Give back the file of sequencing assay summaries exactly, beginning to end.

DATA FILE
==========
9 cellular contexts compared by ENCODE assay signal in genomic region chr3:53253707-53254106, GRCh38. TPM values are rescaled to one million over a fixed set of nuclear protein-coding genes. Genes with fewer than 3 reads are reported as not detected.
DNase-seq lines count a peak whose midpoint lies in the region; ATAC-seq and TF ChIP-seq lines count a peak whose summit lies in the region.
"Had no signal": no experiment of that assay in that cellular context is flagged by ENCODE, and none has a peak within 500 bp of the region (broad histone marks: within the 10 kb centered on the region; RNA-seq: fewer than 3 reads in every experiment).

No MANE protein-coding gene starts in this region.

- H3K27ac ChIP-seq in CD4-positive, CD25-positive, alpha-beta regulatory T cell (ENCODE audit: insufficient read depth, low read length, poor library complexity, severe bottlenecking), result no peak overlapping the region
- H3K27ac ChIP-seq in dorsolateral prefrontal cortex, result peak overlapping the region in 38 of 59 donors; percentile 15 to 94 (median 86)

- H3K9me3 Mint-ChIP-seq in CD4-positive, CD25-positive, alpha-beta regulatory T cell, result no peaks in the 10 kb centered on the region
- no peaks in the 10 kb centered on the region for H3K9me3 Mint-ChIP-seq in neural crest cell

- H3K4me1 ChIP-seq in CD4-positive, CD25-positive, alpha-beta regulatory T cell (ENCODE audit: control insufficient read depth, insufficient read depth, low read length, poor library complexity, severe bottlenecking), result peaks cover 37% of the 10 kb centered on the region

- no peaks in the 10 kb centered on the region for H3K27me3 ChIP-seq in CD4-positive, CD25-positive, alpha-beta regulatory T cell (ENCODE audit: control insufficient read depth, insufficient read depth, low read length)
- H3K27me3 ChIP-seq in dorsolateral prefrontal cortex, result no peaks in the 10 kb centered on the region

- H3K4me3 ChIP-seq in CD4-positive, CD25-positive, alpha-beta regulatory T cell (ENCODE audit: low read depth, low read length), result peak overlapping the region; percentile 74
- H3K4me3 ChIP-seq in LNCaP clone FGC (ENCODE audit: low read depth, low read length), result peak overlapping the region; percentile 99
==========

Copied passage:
9 cellular contexts compared by ENCODE assay signal in genomic region chr3:53253707-53254106, GRCh38. TPM values are rescaled to one million over a fixed set of nuclear protein-coding genes. Genes with fewer than 3 reads are reported as not detected.
DNase-seq lines count a peak whose midpoint lies in the region; ATAC-seq and TF ChIP-seq lines count a peak whose summit lies in the region.
"Had no signal": no experiment of that assay in that cellular context is flagged by ENCODE, and none has a peak within 500 bp of the region (broad histone marks: within the 10 kb centered on the region; RNA-seq: fewer than 3 reads in every experiment).

No MANE protein-coding gene starts in this region.

- H3K27ac ChIP-seq in CD4-positive, CD25-positive, alpha-beta regulatory T cell (ENCODE audit: insufficient read depth, low read length, poor library complexity, severe bottlenecking), result no peak overlapping the region
- H3K27ac ChIP-seq in dorsolateral prefrontal cortex, result peak overlapping the region in 38 of 59 donors; percentile 15 to 94 (median 86)

- H3K9me3 Mint-ChIP-seq in CD4-positive, CD25-positive, alpha-beta regulatory T cell, result no peaks in the 10 kb centered on the region
- no peaks in the 10 kb centered on the region for H3K9me3 Mint-ChIP-seq in neural crest cell

- H3K4me1 ChIP-seq in CD4-positive, CD25-positive, alpha-beta regulatory T cell (ENCODE audit: control insufficient read depth, insufficient read depth, low read length, poor library complexity, severe bottlenecking), result peaks cover 37% of the 10 kb centered on the region

- no peaks in the 10 kb centered on the region for H3K27me3 ChIP-seq in CD4-positive, CD25-positive, alpha-beta regulatory T cell (ENCODE audit: control insufficient read depth, insufficient read depth, low read length)
- H3K27me3 ChIP-seq in dorsolateral prefrontal cortex, result no peaks in the 10 kb centered on the region

- H3K4me3 ChIP-seq in CD4-positive, CD25-positive, alpha-beta regulatory T cell (ENCODE audit: low read depth, low read length), result peak overlapping the region; percentile 74
- H3K4me3 ChIP-seq in LNCaP clone FGC (ENCODE audit: low read depth, low read length), result peak overlapping the region; percentile 99